As you can see, practicing skin-to-skin contact with your child is one of the most impactful and simple ways to help your baby thrive. Here are some great times to practice skin-to-skin contact to help get you started. If you’ve never practiced skin-to-skin contact, it’s easy! Just hold your baby vertically against your bare chest, so their naked chest is against yours. Your baby should be naked (Except for their diaper) or in Bonsie Skin to Skin Babywear, with the front of the Bonsie open.


We highly recommend skin-to-skin contact be a part of your birthing plan and postpartum plan for all caregivers. 

A dad holds his baby skin-to-skin. 
A dad holds his baby skin-to-skin. 

After the golden hour

If mom is medically able to practice skin-to-skin contact immediately after birth, she will likely snuggle with your newborn for one or several hours. After your baby has eaten and had some time to bond with mom, this would be a great time to practice skin-to-skin contact yourself so mom can sleep. The greatest medical advantages for babies are seen after birth, and the best place for babies to be is directly on mom or dads’ chest, skin-to-skin, while babies are adjusting to their new surroundings. 


At the hospital

For the duration of your hospital stay, make it your goal to hold your baby skin-to-skin for at least an hour a day. In this position, your baby will likely peacefully sleep, and during this time, a whirlwind of emotional and physical benefits are taking hold and wiring your baby’s brain for optimal health outcomes. The more your baby can be held skin-to-skin in the first few weeks, with you or mom, the better! 


At home

Once at home, the benefits of holding your baby skin-to-skin continue. In fact, doctors and other experts recommend that full-term babies be held skin-to-skin every day for at least three months after birth, and preterm babies should be held skin-to-skin for a minimum of six months after birth.


Please remember that the benefits never stop, anytime you practice this meaningful connection you are positively impacting the health of your child.

Skin-to-skin contact is an opportunity to relax and snuggle with your baby, and the perfect excuse to slow down. And remember that you are both tremendously benefiting from this special time together, and that these benefits will last a lifetime.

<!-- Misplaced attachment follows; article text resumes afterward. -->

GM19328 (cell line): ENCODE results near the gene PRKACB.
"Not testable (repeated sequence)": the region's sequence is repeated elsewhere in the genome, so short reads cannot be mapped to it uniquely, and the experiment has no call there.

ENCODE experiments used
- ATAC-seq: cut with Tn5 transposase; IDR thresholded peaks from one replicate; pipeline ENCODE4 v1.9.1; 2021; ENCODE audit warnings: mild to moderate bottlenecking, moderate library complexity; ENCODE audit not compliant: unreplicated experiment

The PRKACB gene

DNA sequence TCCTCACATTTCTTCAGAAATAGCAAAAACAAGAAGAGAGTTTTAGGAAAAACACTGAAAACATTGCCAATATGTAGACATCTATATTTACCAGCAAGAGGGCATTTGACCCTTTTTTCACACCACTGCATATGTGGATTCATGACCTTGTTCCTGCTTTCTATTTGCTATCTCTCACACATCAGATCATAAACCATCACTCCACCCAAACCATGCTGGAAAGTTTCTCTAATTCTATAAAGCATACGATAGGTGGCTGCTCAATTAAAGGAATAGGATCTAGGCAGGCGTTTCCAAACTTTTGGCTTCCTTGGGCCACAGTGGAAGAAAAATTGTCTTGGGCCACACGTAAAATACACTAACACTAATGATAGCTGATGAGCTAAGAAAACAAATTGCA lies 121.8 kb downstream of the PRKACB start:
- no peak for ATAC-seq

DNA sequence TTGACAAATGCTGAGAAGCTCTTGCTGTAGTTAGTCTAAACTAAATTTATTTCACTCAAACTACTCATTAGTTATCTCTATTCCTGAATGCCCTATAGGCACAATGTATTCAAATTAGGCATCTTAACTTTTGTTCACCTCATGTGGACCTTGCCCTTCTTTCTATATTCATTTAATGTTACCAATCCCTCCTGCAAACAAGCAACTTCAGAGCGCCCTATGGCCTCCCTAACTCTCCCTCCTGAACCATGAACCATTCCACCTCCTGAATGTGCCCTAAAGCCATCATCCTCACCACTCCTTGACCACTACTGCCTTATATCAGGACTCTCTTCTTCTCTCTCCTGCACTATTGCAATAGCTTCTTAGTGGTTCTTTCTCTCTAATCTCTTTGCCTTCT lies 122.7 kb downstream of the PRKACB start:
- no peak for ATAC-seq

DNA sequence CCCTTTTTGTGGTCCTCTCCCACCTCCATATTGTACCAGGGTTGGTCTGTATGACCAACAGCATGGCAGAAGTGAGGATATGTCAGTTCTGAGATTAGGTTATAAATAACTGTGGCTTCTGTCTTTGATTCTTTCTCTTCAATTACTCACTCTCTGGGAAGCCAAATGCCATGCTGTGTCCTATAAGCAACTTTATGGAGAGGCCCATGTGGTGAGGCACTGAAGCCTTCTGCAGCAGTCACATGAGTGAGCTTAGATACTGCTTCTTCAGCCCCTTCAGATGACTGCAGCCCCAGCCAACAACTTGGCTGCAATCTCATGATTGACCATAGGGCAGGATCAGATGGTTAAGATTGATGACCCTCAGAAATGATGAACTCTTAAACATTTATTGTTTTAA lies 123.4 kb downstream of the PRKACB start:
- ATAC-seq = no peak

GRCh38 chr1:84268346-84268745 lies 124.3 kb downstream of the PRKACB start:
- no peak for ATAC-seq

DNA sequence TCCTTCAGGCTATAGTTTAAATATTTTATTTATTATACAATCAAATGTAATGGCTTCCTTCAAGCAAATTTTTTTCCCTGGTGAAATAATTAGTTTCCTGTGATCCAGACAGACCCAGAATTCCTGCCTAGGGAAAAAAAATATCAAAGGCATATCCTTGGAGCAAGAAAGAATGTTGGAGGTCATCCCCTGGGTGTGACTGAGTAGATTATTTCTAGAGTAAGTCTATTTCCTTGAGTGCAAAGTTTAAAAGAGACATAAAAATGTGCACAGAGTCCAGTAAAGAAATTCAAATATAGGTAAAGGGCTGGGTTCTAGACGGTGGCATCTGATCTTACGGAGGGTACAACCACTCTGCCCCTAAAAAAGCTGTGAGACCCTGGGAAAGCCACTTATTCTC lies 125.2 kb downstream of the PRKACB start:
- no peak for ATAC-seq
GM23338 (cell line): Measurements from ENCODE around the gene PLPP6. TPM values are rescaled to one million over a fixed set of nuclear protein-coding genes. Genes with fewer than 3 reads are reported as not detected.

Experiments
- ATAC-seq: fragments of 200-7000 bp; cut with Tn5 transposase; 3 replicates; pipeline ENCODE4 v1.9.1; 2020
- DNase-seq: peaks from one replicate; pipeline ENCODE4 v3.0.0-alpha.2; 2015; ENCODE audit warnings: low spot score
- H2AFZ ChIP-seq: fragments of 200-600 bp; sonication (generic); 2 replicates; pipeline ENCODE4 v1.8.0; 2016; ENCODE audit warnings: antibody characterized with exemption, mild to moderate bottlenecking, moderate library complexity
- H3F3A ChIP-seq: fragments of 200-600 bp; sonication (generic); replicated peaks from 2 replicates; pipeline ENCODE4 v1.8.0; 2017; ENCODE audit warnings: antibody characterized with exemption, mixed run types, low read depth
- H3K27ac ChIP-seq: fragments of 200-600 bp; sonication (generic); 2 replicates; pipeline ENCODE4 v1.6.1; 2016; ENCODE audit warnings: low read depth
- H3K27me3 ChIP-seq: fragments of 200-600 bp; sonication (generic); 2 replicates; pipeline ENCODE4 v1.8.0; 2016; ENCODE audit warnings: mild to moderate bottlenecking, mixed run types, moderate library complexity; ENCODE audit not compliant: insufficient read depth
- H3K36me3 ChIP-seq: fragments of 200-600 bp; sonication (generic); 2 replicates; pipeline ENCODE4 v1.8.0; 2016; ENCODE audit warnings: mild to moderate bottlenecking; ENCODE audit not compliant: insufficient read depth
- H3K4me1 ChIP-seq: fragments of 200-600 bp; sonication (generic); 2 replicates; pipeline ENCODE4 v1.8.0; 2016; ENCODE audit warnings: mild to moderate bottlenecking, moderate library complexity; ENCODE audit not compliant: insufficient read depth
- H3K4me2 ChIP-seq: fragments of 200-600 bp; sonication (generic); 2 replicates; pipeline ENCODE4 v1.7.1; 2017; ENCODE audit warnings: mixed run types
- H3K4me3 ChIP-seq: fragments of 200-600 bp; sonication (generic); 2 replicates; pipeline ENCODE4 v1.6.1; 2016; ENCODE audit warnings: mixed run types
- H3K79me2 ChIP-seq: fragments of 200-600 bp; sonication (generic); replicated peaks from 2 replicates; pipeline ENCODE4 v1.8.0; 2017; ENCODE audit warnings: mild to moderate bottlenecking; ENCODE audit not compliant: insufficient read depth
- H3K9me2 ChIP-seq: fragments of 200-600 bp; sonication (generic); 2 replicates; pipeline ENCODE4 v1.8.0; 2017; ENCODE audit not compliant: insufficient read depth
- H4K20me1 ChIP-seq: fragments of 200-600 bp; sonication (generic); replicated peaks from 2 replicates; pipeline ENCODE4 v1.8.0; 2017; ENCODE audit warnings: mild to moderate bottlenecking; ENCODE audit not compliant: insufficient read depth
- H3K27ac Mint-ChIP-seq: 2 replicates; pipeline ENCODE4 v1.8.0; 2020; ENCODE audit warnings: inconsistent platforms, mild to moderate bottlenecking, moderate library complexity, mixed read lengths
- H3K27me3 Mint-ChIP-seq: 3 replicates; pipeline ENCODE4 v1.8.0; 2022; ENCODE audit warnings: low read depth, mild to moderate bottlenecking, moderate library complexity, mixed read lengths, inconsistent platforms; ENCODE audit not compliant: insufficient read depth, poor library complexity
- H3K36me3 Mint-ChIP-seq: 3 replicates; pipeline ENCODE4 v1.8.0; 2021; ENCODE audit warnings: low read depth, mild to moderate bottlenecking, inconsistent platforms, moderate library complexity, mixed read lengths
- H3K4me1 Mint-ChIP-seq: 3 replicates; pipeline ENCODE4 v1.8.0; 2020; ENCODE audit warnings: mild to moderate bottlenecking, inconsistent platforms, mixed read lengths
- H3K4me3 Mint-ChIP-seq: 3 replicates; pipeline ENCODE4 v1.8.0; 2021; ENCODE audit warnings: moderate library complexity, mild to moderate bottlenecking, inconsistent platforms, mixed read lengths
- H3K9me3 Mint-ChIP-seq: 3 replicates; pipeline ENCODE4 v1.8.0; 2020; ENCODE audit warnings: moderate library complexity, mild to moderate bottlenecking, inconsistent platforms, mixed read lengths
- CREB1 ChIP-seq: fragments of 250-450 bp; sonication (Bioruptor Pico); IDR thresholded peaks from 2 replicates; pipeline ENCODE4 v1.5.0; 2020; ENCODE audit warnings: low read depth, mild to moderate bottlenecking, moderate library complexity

After your baby has eaten

After your baby has a full tummy is a great time for skin-to-skin contact. Again, it’s likely your baby will want to sleep in this position, so try to hold them for an hour or longer to take full advantage of this time and allow for a full sleep cycle. Is there anything better than being nap trapped? We don’t think so! 


A dad comforts his baby. 
A dad comforts his baby. 

If your baby is fussy

Research proves that babies who are regularly held skin-to-skin cry less because skin-to-skin contact eases pain and discomfort as a result of the oxytocin boost. If your baby is fussy due to gas pains, teething, or tiredness, skin-to-skin contact is a great comfort tool and reminds your baby that they are safe and loved. 


Before or after baby eats

If your baby is not ready for a nap, skin-to-skin contact will likely trigger their instinct to breastfeed or bottle feed. A great way to support your breastfeeding partner is to practice skin-to-skin contact before or after your baby eats to give mom some time to rest. When you notice your baby rooting or showing signs of hunger, hand your baby back to mom to nurse. Or, if your baby bottle feeds, you can then feed and burp your baby.  When your baby is full, you can resume your skin-to-skin contact for a peaceful, cozy nap.


After returning home from work or being gone  

Skin-to-skin contact is the perfect way to reconnect after being gone. If you’ve been at work all day, traveling, or just running errands, consider practicing skin-to-skin contact once home to help you and your baby unwind, relax, and bond.  If mom has been caring for your baby all day, this is also an opportunity to give her time to herself while greatly contributing to the well being of your baby. 


A dad changes his baby’s outfit. 
A dad changes his baby’s outfit. 

Wishing a Happy Father’s Day to all the dedicated dads who prioritize meaningful time with their children. Here’s to the dads who change midnight diapers, sing lullabies, and read bedtime stories. Your commitment to fatherhood is making an immeasurable impact on your children and truly creating a better world.  



Sources: 

Chen, E.-M., Gau, M.-L., Liu, C.-Y., & Lee, T.-Y. (2017). Effects of father-neonate skin-to-skin contact on attachment: A randomized controlled trial. Nursing research and practice. https://www.ncbi.nlm.nih.gov/pmc/articles/PMC5282438/